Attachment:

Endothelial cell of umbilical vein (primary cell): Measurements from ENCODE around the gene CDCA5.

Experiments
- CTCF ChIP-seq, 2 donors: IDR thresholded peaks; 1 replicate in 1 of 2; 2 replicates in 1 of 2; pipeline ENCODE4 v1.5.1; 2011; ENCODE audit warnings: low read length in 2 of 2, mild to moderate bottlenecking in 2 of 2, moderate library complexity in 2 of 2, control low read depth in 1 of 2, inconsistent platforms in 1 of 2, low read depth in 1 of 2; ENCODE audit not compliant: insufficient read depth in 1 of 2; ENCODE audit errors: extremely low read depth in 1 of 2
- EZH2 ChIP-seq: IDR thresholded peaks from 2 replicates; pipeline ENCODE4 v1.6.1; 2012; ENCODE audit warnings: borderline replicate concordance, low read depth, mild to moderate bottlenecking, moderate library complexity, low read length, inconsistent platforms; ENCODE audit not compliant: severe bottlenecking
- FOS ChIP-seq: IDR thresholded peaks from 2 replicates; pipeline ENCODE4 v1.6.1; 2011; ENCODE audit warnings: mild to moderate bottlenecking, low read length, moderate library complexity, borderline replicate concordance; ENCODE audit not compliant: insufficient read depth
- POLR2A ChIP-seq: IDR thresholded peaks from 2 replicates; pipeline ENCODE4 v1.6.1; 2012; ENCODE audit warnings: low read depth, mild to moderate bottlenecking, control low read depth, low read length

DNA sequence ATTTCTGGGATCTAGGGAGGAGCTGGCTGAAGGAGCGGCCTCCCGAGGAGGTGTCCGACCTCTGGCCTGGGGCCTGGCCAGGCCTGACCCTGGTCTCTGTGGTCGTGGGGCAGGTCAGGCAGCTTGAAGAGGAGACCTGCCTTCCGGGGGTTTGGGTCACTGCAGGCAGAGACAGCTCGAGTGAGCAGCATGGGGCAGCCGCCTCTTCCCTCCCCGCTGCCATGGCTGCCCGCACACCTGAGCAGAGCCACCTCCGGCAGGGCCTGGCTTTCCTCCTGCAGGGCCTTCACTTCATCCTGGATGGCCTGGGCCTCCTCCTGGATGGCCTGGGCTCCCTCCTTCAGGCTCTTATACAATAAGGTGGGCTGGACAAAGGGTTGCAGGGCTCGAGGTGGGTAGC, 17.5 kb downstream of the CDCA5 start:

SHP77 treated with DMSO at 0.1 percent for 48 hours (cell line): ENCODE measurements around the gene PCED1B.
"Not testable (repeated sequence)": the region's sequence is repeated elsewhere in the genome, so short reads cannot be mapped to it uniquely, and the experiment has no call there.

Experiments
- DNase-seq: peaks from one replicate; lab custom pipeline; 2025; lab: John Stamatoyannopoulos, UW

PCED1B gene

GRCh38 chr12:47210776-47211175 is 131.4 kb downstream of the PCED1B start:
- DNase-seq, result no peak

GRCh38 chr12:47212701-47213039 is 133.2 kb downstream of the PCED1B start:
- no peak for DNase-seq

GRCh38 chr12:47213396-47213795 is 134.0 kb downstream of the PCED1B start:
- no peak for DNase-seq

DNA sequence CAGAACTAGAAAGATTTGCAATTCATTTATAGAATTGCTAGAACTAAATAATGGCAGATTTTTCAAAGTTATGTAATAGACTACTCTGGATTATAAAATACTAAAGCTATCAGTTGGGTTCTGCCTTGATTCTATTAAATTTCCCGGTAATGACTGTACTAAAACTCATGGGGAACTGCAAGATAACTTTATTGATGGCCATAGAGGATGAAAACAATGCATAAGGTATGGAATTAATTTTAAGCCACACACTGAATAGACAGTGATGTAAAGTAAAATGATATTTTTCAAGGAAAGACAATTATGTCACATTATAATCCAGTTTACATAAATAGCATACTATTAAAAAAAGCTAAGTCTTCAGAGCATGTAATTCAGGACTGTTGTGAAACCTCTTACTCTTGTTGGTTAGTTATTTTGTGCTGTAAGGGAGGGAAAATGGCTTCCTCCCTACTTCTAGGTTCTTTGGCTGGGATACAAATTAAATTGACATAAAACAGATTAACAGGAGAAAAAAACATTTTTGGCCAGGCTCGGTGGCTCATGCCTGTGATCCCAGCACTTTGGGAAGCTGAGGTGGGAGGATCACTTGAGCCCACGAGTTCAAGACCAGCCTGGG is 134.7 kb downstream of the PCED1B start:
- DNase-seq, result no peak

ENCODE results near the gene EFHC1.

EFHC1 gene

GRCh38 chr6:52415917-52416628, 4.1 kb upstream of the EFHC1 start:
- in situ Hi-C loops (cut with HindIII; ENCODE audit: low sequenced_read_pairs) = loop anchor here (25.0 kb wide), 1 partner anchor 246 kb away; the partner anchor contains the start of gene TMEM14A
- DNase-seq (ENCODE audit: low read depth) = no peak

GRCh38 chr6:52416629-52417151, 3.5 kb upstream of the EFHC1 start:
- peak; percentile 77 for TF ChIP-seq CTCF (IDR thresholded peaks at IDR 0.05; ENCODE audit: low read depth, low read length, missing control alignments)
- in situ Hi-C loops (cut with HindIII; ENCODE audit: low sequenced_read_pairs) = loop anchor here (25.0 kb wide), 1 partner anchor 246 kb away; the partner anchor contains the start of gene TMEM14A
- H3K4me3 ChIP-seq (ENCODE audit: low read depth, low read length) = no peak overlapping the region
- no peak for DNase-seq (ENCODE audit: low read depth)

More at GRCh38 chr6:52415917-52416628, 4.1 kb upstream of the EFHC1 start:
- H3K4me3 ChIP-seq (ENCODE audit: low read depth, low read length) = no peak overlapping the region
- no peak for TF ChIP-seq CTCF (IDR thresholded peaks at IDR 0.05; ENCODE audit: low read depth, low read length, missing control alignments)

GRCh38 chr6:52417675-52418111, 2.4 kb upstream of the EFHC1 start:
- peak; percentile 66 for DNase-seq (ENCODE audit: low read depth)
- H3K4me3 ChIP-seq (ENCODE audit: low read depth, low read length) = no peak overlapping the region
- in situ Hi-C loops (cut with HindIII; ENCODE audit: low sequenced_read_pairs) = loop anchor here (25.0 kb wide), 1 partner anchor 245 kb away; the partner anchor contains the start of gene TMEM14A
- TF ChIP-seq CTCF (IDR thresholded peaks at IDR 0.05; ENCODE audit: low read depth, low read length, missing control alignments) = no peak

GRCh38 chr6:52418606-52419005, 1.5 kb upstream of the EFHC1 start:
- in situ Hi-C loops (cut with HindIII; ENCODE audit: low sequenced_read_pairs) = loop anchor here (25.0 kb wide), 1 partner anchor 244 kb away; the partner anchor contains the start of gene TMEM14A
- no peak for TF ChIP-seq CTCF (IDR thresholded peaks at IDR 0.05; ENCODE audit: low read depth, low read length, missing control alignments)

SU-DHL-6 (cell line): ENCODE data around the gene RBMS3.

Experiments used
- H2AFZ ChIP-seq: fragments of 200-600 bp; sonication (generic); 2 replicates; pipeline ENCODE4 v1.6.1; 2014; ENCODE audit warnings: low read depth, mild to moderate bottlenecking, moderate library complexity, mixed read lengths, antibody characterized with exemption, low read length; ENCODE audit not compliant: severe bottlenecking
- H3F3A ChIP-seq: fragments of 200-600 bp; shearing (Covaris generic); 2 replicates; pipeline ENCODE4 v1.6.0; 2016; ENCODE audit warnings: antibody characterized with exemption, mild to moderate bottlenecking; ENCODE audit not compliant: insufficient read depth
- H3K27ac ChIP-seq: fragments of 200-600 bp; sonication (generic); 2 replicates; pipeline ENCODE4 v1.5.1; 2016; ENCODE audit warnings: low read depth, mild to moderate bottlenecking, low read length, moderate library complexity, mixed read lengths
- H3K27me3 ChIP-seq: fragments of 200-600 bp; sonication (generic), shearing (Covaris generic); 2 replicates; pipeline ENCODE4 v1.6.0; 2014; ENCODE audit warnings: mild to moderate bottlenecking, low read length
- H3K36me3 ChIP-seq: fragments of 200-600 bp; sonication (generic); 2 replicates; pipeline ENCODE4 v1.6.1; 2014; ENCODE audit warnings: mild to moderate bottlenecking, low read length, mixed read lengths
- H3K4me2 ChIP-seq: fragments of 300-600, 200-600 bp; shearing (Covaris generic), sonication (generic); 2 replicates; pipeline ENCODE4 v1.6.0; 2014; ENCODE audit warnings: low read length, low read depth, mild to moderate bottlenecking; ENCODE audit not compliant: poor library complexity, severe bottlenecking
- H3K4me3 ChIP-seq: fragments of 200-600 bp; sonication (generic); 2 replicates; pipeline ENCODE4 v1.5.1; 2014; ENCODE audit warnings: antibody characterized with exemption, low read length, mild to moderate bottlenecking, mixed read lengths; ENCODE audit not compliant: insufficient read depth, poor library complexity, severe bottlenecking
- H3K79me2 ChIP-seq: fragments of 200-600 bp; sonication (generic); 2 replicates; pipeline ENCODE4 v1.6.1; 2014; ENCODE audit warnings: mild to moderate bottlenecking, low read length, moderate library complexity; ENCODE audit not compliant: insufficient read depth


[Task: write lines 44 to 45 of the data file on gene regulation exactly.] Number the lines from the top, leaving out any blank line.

- H2AFZ ChIP-seq: fragments of 200-600 bp; sonication (generic); 2 replicates; pipeline ENCODE4 v1.6.1; 2014; ENCODE audit warnings: low read depth, mild to moderate bottlenecking, moderate library complexity, mixed read lengths, antibody characterized with exemption, low read length; ENCODE audit not compliant: severe bottlenecking
- H3F3A ChIP-seq: fragments of 200-600 bp; shearing (Covaris generic); 2 replicates; pipeline ENCODE4 v1.6.0; 2016; ENCODE audit warnings: antibody characterized with exemption, mild to moderate bottlenecking; ENCODE audit not compliant: insufficient read depth